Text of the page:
Thanks for the advice! I'm looking forward to increasing my skill, getting on her and helping her over her fear/fine tuning her and using this.advice! Thanks again!!
 

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Just a thought

I've seen alot of good advice here. Another thing I might mention, as far as the spurs go, if someday you are looking to use on her someday as a form of refinement, you could easily reprogram her to the spur pressure so that she doesn't overreact. Teach her that the spur isn't a big deal. Keep one handy in your pocket. When you catch her you can scratch her withers or any other sweet spots with it. Teach her to move off of spur pressure from the ground with a spur in your hand. Make it a pressure release game and you could even reward her with peices of carrots now and then. The crabby ear pinning will take care of itself if she knows that #1 it's not frightening, #2 that it doesn't mean that you personally are attacking or starting a fight with her, because the spur is just an extension of your body, and #3 that it's rewarding and fun to be responsive to the pressure. You can teach her to pivot her hindquarters and forequarters from the ground which would transfer to the saddle, and she would less likely to associate any negative past experiences with you on the ground. Then when you get into the saddle, don't even practice forward movement with the spurs at first, just practice pivots and whatever else she learned while you were on the ground. That should help build her confidence and the problem solving will keep her tuned into you.

Also, did she ever have spurs used on her by her last trainer? It may not be the trainer's fault at all. Maybe he never used spurs on her at all and when you accidentily bumped her it scared her because she had never experienced it before.
 

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another thing I was going to say was- good for you! It's great for someone with alot of horse experience to finally get their hands dirty with some training! especially under a watchful eye as you're doing. I hope that you have fun, that everything works out well for you, and that your horses teach you just as much and even more than you teach them!
 

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Discussion Starter #13
The last trainer did use spurs, and the owner, her "mom" uses them too. I think I most likely scared her with them as I'd been asking her to move off my leg, then towards the end of the ride I overestimated where her sides were and poked her with them on accident. I also think that her owner uses ball spurs or English spurs on here, whereas I and the other trainer ride in western spurs. It may have had something to do with that negative association of "moms" spurs and trainers spurs.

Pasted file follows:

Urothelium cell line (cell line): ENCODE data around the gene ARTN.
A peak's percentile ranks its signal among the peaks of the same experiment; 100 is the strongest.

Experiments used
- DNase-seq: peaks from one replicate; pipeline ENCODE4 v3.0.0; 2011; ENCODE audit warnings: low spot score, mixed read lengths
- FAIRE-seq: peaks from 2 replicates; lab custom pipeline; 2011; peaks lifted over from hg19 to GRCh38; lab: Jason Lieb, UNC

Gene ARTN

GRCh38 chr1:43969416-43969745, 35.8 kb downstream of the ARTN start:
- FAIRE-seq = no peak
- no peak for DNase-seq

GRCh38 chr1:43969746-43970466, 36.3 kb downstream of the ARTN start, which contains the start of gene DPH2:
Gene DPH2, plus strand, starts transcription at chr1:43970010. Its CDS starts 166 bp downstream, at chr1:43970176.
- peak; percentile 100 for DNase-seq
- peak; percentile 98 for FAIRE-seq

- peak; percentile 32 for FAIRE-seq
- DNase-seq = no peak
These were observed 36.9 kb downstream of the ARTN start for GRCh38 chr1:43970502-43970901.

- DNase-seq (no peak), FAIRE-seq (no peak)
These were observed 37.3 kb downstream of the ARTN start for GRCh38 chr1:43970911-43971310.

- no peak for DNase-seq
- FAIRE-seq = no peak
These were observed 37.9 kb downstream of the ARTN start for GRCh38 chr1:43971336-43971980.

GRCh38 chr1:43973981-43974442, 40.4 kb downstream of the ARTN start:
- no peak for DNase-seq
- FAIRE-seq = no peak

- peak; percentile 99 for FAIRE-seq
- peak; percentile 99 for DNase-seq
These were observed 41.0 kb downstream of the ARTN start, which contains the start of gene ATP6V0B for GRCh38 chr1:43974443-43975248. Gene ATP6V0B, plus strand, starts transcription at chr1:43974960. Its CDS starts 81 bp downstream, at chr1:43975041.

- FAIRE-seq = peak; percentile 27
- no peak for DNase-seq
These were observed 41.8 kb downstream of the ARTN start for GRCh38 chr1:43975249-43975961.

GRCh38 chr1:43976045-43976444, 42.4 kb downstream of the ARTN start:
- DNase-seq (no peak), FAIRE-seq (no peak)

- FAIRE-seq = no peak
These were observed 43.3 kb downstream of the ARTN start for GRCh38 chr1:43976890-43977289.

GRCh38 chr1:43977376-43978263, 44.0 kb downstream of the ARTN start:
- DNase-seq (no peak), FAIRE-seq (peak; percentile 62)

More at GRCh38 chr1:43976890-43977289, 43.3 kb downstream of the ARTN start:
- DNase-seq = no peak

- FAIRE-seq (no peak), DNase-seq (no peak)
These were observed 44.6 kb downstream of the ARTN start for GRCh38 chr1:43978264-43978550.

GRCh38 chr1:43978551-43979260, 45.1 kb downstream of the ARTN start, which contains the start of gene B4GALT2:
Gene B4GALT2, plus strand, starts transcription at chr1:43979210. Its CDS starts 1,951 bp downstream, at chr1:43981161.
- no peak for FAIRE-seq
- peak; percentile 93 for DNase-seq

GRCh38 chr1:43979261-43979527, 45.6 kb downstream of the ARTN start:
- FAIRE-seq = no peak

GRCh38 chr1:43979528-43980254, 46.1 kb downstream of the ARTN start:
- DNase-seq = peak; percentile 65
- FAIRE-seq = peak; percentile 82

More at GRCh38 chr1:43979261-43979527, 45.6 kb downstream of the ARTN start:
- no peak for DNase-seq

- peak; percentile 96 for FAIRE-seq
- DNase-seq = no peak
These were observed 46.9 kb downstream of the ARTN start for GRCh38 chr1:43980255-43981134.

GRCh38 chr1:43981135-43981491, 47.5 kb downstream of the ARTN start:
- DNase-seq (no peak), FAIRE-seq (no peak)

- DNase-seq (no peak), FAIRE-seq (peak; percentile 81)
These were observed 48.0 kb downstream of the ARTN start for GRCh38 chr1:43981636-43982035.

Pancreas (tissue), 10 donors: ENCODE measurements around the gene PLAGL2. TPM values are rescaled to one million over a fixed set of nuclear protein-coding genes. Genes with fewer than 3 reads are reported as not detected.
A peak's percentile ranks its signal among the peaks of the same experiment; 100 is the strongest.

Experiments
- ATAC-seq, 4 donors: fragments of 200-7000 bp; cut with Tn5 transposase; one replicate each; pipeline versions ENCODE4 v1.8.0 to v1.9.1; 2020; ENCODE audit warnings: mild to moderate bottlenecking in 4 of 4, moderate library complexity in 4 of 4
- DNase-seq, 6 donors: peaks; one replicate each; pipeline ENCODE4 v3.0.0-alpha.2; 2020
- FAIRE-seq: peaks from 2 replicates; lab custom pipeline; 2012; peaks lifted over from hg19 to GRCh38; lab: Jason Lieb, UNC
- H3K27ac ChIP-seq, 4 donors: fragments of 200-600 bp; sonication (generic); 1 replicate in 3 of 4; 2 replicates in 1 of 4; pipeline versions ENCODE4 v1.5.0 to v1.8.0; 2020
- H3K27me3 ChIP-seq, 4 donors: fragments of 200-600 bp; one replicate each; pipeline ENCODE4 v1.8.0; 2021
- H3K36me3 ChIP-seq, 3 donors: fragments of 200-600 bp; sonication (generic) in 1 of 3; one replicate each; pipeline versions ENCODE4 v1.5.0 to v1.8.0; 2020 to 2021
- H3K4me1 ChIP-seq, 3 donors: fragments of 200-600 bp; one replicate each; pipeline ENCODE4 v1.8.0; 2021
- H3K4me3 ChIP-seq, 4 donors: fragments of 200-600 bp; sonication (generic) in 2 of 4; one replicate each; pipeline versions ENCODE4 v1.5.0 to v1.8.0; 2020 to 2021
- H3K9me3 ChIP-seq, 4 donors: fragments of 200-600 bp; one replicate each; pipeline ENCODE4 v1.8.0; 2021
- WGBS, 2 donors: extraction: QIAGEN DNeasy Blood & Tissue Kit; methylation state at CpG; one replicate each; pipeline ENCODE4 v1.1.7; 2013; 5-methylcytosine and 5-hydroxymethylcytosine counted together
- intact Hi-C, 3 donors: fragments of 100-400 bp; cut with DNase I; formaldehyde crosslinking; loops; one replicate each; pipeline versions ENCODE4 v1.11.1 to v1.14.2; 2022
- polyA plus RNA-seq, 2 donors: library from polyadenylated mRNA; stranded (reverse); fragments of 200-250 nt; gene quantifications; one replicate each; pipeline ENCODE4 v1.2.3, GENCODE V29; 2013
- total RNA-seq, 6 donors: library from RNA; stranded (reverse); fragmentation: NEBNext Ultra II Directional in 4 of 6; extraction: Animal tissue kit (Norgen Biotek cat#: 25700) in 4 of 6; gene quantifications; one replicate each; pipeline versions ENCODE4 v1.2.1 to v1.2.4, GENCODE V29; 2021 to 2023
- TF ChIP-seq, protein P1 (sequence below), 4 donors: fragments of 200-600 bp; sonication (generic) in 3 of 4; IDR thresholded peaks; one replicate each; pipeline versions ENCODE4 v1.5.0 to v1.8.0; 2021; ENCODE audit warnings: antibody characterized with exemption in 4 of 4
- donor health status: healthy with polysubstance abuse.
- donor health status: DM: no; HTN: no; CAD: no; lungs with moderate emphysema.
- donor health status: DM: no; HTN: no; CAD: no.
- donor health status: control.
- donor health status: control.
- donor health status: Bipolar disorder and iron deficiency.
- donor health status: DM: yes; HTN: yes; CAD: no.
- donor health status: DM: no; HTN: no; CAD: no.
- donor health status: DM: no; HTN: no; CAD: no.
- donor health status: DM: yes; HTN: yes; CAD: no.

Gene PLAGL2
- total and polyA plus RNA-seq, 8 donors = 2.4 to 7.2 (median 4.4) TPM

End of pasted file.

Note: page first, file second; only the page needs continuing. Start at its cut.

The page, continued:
But the groundwork advice is a good place to start. I am heading out to the ranch in an hour to get back in the saddle, and ill try some groundwork!
 

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Gotcha. ^^ I'm trying to picture a 5'9 chick on a 14 hand horse. lol have fun at the ranch!
I'm 5'11 and I ride our 14.1 hh TWH. I don't think I'm oversized for our mare. But she's fun to ride. Always go, go, go.
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This particular mare is super fun to ride too! I just feel silly riding her the first moment I get on just because I'm used to riding a 16hand paint mare haha. But the little one is a blast! She sure can go!
 

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Discussion Starter #18
And for those who helped me - here's an awesome update - todays ride on the little mare went awesome! Keeping the spurs off and using your tips for slowing down and so on worker wonders. She was easy, responsive and MUCH less nervous :) thanks everyone!
 

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lol

Yeah let's just say I look goofy but she's a great little horse!!
Hey, I love the shortys! I own a halflinger! He's 13.3 and I'm 5'4. I think I look awkward, too, they they are a blast. Plus, if you fall off, it's not a far trip to the ground! :wink:
 

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If you have never trained a horse before, then I strongly suggest that you find an older, more experienced trainer to work with you and teach you. Training horses isn't really something that you can just figure out for yourself or from asking questions on an internet forum. You really need someone who is there, someone who can be hands on and tell you what you are doing right and what you are doing wrong the instant you do it. You'll learn faster and the horses will be better for it.
I completely agree with this statement. Training horses is not something you can just figure out. You pick up bad habits and your horse suffers because of it. You end up teaching your horses nasty habits that will take forever to correct with someone who actually knows what they are doing. An you wont even know what your doing wrong because their isnt anyone there to tell you.

I strongly suggest working with someone who knows what they are doing. If you dont have the time, make time.